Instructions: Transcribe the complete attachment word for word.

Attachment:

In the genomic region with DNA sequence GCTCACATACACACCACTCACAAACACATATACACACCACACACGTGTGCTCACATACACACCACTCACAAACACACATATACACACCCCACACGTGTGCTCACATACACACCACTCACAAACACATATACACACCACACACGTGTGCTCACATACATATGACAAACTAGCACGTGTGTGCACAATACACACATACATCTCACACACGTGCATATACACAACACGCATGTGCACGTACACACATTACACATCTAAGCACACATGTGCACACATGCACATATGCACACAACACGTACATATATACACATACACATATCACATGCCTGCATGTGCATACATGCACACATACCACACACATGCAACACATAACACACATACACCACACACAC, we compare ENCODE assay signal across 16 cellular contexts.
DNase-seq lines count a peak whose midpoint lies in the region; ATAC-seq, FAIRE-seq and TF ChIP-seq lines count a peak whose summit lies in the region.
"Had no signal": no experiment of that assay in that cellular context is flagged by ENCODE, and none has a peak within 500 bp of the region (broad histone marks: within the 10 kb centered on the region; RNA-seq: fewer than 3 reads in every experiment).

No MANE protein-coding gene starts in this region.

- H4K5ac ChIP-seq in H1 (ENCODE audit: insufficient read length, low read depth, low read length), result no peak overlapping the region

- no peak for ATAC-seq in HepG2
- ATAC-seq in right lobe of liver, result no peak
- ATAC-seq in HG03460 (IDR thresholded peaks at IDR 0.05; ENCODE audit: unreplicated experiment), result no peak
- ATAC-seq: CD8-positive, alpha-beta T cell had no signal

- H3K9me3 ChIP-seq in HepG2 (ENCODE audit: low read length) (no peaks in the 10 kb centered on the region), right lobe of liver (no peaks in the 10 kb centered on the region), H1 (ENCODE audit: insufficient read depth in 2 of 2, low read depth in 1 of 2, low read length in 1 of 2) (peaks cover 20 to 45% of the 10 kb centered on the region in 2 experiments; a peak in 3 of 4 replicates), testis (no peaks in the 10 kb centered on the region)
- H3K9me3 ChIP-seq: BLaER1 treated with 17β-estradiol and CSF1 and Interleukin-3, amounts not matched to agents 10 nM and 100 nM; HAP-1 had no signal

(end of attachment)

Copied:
In the genomic region with DNA sequence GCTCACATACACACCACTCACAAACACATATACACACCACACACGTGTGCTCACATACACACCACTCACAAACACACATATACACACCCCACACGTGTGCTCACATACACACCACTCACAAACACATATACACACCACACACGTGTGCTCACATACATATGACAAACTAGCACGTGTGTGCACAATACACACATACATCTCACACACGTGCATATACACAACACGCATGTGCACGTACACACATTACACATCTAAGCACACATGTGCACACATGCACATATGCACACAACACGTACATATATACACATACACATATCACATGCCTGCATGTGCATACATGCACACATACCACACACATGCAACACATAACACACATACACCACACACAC, we compare ENCODE assay signal across 16 cellular contexts.
DNase-seq lines count a peak whose midpoint lies in the region; ATAC-seq, FAIRE-seq and TF ChIP-seq lines count a peak whose summit lies in the region.
"Had no signal": no experiment of that assay in that cellular context is flagged by ENCODE, and none has a peak within 500 bp of the region (broad histone marks: within the 10 kb centered on the region; RNA-seq: fewer than 3 reads in every experiment).

No MANE protein-coding gene starts in this region.

- H4K5ac ChIP-seq in H1 (ENCODE audit: insufficient read length, low read depth, low read length), result no peak overlapping the region

- no peak for ATAC-seq in HepG2
- ATAC-seq in right lobe of liver, result no peak
- ATAC-seq in HG03460 (IDR thresholded peaks at IDR 0.05; ENCODE audit: unreplicated experiment), result no peak
- ATAC-seq: CD8-positive, alpha-beta T cell had no signal

- H3K9me3 ChIP-seq in HepG2 (ENCODE audit: low read length) (no peaks in the 10 kb centered on the region), right lobe of liver (no peaks in the 10 kb centered on the region), H1 (ENCODE audit: insufficient read depth in 2 of 2, low read depth in 1 of 2, low read length in 1 of 2) (peaks cover 20 to 45% of the 10 kb centered on the region in 2 experiments; a peak in 3 of 4 replicates), testis (no peaks in the 10 kb centered on the region)
- H3K9me3 ChIP-seq: BLaER1 treated with 17β-estradiol and CSF1 and Interleukin-3, amounts not matched to agents 10 nM and 100 nM; HAP-1 had no signal